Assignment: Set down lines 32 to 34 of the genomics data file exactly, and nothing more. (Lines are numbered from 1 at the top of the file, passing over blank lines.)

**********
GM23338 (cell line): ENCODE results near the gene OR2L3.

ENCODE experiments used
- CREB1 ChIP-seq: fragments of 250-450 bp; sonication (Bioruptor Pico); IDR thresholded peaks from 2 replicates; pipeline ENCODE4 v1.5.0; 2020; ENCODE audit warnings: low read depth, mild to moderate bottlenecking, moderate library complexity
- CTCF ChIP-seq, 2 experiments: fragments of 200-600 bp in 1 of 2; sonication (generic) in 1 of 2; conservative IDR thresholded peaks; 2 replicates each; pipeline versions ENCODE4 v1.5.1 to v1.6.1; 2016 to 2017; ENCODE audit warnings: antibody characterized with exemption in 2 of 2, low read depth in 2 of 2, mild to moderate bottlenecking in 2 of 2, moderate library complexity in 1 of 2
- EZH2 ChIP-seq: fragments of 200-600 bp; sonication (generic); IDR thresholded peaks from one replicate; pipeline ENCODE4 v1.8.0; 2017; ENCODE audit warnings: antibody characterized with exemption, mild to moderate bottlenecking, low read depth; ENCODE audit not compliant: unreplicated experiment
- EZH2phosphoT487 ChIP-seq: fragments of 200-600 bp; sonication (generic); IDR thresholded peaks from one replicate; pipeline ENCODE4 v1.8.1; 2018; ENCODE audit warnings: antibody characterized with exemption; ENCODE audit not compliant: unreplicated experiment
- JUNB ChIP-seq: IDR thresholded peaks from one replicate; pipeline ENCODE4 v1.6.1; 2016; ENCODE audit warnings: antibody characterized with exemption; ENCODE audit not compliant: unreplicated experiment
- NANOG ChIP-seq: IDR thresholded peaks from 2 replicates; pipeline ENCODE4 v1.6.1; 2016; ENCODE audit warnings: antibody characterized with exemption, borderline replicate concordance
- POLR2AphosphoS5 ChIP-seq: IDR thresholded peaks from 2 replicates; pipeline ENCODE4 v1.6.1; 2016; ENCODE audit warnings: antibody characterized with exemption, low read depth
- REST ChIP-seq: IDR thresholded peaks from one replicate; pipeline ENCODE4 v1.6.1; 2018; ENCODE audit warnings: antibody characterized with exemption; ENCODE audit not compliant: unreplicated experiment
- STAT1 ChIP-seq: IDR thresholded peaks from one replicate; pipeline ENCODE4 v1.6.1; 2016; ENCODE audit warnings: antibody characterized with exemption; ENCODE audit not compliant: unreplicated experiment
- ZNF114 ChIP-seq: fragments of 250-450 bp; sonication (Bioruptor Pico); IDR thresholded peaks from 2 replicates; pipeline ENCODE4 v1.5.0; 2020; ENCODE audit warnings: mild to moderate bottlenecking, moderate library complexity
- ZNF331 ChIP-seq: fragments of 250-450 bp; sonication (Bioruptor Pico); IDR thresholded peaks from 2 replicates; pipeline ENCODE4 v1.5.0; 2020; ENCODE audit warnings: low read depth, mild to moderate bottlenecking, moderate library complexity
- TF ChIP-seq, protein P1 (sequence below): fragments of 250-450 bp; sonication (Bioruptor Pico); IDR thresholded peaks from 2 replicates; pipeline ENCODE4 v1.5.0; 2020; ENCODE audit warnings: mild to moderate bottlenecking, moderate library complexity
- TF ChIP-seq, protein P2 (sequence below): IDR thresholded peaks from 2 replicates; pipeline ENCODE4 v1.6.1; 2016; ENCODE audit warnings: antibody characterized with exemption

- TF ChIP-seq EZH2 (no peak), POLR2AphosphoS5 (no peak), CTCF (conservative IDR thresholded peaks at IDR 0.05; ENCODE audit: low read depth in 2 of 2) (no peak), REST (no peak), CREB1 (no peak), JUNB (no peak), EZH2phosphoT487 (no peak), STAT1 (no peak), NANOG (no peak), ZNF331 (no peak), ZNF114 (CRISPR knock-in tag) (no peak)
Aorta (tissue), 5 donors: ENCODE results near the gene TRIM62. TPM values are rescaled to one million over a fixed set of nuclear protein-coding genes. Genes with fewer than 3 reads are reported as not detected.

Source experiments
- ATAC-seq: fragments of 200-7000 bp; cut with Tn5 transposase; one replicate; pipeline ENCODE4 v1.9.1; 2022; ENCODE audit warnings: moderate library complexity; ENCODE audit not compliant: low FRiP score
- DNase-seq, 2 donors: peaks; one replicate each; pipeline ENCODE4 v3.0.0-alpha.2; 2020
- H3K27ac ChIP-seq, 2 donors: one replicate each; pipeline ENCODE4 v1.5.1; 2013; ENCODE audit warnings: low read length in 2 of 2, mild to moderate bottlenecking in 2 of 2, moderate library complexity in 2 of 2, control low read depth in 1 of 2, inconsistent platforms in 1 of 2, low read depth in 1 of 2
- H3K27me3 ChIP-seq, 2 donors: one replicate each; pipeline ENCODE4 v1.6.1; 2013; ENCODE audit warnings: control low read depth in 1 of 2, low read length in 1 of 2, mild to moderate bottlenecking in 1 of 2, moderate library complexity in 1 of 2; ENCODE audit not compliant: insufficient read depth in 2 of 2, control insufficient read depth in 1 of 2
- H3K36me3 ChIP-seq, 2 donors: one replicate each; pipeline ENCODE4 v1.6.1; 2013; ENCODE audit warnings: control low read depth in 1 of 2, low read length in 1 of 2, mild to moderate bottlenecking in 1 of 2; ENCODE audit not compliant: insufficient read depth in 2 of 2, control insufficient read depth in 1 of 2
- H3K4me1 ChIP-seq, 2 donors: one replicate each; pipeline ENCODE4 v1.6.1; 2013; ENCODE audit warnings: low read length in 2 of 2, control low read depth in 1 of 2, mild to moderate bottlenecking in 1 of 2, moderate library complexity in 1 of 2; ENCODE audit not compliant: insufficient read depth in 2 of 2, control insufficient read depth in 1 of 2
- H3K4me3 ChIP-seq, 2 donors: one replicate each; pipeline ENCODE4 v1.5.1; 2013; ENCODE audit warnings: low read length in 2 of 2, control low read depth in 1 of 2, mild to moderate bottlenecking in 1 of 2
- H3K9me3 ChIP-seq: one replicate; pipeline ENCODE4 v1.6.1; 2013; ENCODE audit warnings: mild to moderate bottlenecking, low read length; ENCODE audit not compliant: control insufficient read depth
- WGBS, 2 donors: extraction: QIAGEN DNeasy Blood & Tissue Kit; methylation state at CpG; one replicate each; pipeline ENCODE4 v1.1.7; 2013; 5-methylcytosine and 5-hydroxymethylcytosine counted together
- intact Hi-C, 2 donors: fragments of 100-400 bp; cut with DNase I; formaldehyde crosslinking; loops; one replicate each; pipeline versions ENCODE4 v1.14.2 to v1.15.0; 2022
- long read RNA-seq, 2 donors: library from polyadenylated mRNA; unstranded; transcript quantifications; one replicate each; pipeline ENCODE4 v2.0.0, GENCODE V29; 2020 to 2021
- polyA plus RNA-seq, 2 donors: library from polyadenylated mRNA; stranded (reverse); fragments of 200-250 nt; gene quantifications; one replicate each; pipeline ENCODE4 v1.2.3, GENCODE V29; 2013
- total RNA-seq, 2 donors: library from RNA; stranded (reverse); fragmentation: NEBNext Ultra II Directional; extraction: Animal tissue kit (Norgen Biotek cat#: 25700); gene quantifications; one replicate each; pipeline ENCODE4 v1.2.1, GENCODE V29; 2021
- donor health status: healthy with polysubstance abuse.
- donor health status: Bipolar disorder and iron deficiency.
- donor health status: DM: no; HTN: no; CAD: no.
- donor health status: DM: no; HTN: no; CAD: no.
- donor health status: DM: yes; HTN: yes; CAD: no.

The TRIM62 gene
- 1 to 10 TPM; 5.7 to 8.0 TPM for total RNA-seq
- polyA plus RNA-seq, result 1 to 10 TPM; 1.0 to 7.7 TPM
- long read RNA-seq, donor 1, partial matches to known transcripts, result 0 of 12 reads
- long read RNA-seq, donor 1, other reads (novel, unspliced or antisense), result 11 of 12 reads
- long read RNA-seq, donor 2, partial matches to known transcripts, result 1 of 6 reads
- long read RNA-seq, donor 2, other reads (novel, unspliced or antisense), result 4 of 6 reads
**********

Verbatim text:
- donor health status: healthy with polysubstance abuse.
- donor health status: Bipolar disorder and iron deficiency.
- donor health status: DM: no; HTN: no; CAD: no.